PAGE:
- Tackle (T) – Tackles are big boys and they usually have very long arms because sometimes they need to grab a defensive player who is sneaking around the outside to hit the quarterback. Tackles can have jersey numbers 60-79. Famous tackles that you may know include Joe Thomas, Tyron Smith, and Ryan Clady.
- Left Tackle – The left tackle protects the blind side of the quarterback. If a quarterback is right-handed, he will turn to the right when throwing the ball. This means the quarterback has his back turned to the left side and can’t see when a very large man from the defense is coming to crush him. Left tackles have to be very good at their jobs because no one likes to see their quarterback on the ground. This position is generally paid pretty well.
Running Backs (RB) – On running plays (also known as rushing plays), the quarterback hands off the ball to a running back, and shocker, the running back runs with it. They are usually shorter in stature, but speedy because they need to be able slip past defenders. They are also pretty muscle-y because sometime they need to push their way through a crowd while everyone is trying to pull them down or rip the ball out of their hands. Some running backs specialize in 3rd down situations, where they are really good at powering through and getting the one or two yards needed for the first down. A lot of times you will see running backs line up near the quarterbacks before the ball is snapped because they need to be in close proximity for the hand-off. There are a few subcategories of running backs:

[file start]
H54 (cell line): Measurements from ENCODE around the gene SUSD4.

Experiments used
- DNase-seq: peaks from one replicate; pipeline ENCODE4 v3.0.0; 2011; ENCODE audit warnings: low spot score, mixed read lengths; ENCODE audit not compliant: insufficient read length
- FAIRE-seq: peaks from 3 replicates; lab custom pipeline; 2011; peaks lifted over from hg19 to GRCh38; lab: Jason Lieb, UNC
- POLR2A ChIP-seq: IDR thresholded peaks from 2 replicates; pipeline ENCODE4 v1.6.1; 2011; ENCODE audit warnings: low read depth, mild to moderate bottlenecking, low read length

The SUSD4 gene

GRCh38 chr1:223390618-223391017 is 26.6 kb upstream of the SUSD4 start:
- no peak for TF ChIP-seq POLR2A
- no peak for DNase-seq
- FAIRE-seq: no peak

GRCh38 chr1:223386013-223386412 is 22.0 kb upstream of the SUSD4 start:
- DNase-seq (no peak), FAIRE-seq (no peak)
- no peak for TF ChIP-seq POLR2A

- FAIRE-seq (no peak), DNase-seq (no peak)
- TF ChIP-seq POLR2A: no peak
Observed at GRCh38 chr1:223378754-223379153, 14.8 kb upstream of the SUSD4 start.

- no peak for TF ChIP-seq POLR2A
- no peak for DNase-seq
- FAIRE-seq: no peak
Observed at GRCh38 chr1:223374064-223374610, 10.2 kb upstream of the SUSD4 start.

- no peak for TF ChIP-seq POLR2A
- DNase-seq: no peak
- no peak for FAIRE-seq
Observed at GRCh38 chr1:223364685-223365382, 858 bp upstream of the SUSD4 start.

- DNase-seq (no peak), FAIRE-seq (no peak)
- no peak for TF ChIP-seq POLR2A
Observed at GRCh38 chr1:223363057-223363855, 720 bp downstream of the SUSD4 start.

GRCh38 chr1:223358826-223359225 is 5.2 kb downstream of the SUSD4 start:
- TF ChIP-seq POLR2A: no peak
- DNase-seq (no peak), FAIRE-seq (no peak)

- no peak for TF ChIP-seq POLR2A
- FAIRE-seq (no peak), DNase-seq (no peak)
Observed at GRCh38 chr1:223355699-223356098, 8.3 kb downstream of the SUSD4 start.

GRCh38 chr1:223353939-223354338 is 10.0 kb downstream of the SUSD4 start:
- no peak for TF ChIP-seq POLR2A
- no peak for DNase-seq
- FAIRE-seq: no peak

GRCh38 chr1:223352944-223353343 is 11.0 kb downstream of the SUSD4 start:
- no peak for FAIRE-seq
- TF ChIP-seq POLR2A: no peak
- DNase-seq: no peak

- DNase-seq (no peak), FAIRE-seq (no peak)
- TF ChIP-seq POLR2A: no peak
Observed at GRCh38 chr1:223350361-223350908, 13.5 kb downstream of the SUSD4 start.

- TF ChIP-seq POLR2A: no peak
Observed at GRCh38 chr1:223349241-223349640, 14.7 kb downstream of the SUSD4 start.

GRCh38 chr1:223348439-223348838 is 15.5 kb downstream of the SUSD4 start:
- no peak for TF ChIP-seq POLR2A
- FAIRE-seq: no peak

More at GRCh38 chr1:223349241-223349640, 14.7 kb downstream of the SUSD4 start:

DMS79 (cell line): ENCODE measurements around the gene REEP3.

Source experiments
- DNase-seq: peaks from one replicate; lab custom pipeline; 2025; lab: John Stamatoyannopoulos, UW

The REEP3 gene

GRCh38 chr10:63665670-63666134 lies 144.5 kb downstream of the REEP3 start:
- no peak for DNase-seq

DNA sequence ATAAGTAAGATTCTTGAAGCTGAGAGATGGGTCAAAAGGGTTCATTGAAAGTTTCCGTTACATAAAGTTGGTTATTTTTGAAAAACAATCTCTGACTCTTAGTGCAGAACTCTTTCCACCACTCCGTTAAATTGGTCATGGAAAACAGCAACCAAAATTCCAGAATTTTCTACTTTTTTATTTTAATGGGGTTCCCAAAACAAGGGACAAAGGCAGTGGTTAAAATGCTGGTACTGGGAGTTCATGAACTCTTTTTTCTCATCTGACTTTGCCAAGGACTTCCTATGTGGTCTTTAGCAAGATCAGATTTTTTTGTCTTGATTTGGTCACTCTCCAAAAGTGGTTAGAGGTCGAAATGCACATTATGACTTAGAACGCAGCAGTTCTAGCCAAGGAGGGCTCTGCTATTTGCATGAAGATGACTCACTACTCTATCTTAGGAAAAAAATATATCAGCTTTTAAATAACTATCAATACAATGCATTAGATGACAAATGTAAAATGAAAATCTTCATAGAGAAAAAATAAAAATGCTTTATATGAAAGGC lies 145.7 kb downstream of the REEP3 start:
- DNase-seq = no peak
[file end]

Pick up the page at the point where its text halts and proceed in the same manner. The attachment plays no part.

- Tailback – Usually the primary running back on a play, they can also catch short passes.
- Fullback (FB) – They can run the ball, but are usually bigger in size and will do some blocking. These are dying breed in the NFL.
Running backs can have the jersey numbers 20-49. Famous running backs you may know include LeSean McCoy, DeMarco Murray, Le’Veon Bell, Marshawn Lynch (a.k.a. Skittles), and Arian Foster.
Wide Receiver (WR) – The quarterback throws the ball and the wide receivers are supposed to catch it and run down the field with it. They are usually standing the furthest away from the quarterback when lined up at the start of the play. They are responsible for running different routes across the field. Some receivers are more of a deep threat – they are used in situations where the quarterback wants to throw the ball really far down the field and they need someone speedy to run down there to get it. Slot receivers line up between the big boys on the offensive line and the tall, lanky outermost wide receiver. They generally catch shorter passes.
Wide receivers can have the jersey numbers 10-19 and 80-89. Famous wide receivers you may know include Antonio Brown, Julio Jones, Demariyus Thomas, Jordy Nelson, and Calvin Johnson (Megatron).
Tight End (TE) – This is my favorite position, and not only because of how the position’s name lends itself to so many inappropriate jokes. Tight ends can do a lot of things, which is what makes them so interesting. Some tight ends are primarily blockers and will stand closer to the offensive linemen. Others can primarily act as pass catchers. And then there’s Gronk, who is really just in a world of his own, both as a football player and a human being.
Tight ends can have the jersey numbers 10-19, 80-89, or 40-49 if others are taken. Famous tight ends you may know include Rob Gronkowski (Gronk spike!), Jimmy Graham, and Greg Olsen.
If you are still struggling with some of these concepts, check out this video from the Football Wife:
OK, there you have it. That’s the offense.
(Yes, we know that most of our pictures comes from a certain team. If you would like to see other teams appear in our images, please feel free to send us game tickets.)